Open Air Football Stadium

Photo by Jonny Carroll

College campuses are full of LEED certification potential. The auditorium. The library. Student housing. The football stadium? That’s right, football stadiums are moving into the world of LEED certification as a way to better the environment and save money. Old stadiums are making green updates, and new stadiums are taking advantage of old resources.

The University of Minnesota was a pioneer in green building with its football stadium, TCF Bank Stadium. Built in 2009, the Gopher’s home stadium received LEED Silver certification for new construction by reducing waste and pollution, minimizing operating costs, and creating healthier environments for fans, athletes, and employees.

Everything’s greener in Texas, you say? At least that is the case at the University of North Texas. Opened in 2011, Apogee Stadium was the first newly constructed LEED Platinum college football stadium in the United States. “UNT is a leader in environmental research and sustainability,” said University President V. Lane Rawlins.  “The fact that we have the first LEED Platinum football stadium is an example of our commitment and our plans for the future.”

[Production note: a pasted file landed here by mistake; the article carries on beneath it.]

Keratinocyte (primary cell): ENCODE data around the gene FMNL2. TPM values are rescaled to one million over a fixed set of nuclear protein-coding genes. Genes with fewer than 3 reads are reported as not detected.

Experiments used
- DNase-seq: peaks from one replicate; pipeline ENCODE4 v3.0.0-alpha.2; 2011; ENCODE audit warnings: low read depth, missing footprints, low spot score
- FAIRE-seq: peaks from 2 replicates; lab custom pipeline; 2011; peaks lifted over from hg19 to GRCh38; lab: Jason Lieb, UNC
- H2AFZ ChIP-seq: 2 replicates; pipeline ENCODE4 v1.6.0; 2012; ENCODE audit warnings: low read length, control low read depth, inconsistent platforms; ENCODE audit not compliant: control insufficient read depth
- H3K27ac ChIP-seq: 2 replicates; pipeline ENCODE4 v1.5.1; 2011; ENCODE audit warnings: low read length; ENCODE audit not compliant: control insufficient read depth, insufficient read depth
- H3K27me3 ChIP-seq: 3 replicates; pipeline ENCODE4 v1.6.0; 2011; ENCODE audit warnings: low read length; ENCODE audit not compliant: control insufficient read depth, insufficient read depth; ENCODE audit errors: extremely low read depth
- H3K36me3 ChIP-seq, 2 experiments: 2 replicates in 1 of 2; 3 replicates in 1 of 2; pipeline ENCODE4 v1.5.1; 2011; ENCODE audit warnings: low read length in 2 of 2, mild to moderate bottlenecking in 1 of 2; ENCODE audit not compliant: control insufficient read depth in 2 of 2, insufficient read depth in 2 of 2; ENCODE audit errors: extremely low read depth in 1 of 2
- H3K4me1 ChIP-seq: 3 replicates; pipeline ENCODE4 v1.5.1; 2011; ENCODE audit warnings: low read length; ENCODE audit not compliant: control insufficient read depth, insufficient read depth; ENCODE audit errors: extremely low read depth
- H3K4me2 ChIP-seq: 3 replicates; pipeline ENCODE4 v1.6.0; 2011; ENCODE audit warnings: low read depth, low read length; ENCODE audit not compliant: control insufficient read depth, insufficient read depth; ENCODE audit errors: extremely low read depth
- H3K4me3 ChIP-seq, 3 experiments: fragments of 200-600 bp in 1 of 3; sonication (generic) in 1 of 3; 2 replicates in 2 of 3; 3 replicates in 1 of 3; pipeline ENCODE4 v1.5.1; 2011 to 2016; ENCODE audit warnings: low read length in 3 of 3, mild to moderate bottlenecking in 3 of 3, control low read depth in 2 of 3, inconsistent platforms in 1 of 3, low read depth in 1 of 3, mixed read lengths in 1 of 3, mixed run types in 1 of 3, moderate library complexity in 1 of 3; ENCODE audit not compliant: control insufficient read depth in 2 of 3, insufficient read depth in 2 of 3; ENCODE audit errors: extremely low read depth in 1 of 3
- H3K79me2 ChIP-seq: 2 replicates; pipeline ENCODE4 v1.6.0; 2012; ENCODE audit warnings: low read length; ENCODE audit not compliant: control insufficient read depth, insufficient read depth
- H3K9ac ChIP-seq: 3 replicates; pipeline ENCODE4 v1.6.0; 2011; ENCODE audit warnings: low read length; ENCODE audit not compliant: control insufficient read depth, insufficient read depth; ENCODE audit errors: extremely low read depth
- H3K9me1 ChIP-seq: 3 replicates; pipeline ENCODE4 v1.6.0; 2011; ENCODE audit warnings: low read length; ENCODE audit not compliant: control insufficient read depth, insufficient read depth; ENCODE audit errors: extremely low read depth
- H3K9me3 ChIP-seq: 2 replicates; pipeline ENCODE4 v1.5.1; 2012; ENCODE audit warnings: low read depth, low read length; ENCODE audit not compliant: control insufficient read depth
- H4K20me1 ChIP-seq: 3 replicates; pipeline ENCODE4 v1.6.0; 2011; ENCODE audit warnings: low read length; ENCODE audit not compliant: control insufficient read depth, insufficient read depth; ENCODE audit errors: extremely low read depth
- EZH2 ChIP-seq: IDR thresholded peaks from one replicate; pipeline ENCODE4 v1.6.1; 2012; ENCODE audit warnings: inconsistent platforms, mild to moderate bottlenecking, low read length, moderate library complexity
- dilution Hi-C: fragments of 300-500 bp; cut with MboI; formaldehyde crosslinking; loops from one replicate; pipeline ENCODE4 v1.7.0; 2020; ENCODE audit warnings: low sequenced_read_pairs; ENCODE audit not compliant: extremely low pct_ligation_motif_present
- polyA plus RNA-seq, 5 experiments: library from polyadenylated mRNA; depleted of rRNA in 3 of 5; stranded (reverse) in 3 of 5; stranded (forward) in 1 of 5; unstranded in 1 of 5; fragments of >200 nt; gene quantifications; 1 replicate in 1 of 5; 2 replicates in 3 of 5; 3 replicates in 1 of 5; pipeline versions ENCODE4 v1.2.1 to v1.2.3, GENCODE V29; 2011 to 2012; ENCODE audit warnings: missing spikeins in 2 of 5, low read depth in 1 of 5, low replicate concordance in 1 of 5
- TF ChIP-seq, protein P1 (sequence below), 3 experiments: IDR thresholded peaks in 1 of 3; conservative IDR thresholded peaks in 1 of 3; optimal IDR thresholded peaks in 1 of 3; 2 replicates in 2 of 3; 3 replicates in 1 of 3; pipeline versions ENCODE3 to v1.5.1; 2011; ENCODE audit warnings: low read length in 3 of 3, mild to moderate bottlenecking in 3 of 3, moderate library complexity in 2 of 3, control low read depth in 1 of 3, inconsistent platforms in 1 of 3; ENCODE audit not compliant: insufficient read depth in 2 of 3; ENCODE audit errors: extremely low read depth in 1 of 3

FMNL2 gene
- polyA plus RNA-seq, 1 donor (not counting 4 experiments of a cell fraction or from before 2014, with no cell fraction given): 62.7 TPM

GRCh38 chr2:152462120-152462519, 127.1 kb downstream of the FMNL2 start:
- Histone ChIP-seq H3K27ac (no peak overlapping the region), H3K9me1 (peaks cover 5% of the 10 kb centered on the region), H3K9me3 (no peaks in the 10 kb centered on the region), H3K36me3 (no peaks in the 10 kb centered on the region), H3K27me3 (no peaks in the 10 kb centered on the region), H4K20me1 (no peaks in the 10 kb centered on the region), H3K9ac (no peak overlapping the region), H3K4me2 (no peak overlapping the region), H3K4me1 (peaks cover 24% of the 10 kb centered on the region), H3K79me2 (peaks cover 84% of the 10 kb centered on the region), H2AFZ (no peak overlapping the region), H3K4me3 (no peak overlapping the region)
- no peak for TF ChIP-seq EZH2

The University of California at Berkley’s historic stadium was built in 1923 as a memorial to fallen soldiers of World War I. That makes California Memorial Stadium almost 100 years old, but in 2014 it’s reconstruction and renovation project was awarded LEED Gold for LEED BD+C: New Construction and Major Renovations. But that’s not all – the University of California system has almost 200 LEED certifications across its campuses.

It doesn’t stop in college. Professional baseball and football teams are taking steps to earn LEED certifications at their facilities, making sporting events a more enjoyable and sustainable experience all around.

If you enjoy design and construction for major sports venues, consider adding a LEED Green Associate or LEED AP with specialty to your resume. A LEED credential demonstrates your expertise in green building strategies for the LEED family of rating systems. Get started today!